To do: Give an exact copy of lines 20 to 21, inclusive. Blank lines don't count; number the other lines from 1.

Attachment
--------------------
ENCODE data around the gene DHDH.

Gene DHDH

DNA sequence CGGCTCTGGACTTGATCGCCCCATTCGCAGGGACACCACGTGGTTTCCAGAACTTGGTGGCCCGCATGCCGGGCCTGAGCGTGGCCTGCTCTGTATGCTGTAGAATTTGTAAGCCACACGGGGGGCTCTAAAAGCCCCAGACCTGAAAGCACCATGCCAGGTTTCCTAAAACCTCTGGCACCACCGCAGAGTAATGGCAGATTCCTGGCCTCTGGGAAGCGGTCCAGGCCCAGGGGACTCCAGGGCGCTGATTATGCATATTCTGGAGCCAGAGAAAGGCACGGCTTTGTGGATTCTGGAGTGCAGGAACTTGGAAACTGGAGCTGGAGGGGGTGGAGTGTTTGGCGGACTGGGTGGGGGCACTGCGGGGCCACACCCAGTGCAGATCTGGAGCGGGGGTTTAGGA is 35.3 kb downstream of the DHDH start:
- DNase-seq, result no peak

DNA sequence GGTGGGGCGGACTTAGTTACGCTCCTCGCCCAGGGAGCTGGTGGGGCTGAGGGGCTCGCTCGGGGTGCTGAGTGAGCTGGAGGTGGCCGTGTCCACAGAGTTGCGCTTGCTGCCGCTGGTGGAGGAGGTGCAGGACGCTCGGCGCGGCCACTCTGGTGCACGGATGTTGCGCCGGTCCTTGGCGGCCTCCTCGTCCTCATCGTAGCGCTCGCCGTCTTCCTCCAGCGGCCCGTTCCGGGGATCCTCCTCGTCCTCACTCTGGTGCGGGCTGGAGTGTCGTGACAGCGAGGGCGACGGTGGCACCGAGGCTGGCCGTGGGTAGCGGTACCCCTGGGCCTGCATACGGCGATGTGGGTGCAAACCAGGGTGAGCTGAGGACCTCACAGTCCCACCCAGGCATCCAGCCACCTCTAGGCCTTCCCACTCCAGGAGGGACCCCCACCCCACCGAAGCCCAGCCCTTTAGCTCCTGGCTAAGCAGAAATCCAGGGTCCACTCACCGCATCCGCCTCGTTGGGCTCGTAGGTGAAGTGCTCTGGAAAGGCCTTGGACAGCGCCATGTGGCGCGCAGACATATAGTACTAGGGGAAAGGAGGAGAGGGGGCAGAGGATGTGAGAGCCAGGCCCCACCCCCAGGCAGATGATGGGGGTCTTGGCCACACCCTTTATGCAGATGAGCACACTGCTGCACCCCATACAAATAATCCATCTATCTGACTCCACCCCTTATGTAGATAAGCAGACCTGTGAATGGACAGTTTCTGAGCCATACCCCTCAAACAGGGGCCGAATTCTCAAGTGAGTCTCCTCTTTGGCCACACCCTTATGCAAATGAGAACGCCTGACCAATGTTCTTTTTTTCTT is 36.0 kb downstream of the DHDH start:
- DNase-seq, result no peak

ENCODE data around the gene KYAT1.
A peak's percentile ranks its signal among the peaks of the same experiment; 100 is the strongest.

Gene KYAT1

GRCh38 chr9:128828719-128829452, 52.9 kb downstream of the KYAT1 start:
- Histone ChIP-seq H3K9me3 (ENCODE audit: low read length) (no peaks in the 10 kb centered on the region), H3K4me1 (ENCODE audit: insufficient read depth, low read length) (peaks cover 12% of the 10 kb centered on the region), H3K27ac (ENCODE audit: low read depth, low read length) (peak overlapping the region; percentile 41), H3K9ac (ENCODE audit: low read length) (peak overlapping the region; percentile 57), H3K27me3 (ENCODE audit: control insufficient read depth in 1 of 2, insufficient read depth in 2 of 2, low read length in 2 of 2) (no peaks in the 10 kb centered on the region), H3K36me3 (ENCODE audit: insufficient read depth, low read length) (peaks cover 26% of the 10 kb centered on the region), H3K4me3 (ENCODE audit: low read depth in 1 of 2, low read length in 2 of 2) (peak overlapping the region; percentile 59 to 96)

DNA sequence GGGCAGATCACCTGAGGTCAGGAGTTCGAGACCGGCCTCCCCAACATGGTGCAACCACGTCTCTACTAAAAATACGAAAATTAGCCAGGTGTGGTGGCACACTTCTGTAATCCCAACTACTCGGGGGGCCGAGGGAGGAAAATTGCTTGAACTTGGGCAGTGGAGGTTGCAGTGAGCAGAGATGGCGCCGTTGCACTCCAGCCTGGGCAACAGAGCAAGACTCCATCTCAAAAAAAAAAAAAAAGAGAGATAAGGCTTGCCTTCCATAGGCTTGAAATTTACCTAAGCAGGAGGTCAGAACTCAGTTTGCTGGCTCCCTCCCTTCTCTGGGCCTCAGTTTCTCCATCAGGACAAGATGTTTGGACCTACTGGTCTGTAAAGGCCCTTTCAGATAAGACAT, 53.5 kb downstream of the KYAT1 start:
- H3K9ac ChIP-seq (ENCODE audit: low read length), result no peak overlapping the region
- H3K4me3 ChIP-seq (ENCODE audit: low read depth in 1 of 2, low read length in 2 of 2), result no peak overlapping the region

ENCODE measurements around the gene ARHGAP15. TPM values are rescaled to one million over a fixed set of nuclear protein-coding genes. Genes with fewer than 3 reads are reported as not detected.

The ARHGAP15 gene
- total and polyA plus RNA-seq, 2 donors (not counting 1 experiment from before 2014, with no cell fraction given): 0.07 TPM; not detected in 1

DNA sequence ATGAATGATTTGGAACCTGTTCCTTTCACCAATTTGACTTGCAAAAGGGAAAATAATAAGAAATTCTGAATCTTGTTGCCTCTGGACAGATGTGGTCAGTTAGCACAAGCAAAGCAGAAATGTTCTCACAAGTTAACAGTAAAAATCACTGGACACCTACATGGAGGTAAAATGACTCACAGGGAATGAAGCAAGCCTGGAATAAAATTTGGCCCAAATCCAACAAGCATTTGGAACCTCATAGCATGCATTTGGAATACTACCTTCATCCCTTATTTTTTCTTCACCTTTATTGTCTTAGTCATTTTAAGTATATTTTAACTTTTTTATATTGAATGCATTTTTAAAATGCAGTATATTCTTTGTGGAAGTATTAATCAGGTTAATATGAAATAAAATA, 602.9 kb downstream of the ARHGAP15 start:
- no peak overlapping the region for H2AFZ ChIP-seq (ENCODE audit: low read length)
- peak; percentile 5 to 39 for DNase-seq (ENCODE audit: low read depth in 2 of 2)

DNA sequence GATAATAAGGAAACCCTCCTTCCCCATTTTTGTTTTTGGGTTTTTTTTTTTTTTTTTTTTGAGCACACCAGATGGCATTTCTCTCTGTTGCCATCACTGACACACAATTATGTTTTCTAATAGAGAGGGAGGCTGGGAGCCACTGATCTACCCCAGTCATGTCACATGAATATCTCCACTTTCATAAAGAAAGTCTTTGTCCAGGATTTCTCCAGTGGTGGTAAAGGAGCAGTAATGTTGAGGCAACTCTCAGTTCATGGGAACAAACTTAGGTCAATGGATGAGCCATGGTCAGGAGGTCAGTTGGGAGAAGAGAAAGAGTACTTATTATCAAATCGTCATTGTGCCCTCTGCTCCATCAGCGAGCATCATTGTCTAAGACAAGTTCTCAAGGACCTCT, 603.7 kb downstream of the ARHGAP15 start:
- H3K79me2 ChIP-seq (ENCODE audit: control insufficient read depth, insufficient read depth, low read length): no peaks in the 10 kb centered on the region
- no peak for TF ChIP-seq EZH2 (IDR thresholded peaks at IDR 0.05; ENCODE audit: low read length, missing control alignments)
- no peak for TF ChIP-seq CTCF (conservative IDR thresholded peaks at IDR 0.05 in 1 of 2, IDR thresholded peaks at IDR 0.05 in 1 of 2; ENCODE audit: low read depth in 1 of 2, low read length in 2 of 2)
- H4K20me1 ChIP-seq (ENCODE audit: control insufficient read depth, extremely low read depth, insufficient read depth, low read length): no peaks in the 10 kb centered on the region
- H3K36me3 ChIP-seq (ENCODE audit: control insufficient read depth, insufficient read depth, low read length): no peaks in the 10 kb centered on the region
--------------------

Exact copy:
- peak; percentile 5 to 39 for DNase-seq (ENCODE audit: low read depth in 2 of 2)

DNA sequence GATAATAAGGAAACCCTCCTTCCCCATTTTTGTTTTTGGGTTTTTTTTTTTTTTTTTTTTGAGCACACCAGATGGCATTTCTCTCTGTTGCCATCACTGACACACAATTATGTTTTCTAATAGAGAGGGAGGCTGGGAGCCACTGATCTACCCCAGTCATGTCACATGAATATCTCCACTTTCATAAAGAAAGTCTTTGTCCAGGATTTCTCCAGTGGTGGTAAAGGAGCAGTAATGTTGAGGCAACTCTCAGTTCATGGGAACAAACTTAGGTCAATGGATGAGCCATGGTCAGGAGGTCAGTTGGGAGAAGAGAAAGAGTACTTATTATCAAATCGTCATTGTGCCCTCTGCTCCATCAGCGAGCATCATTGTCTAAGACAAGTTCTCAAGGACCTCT, 603.7 kb downstream of the ARHGAP15 start: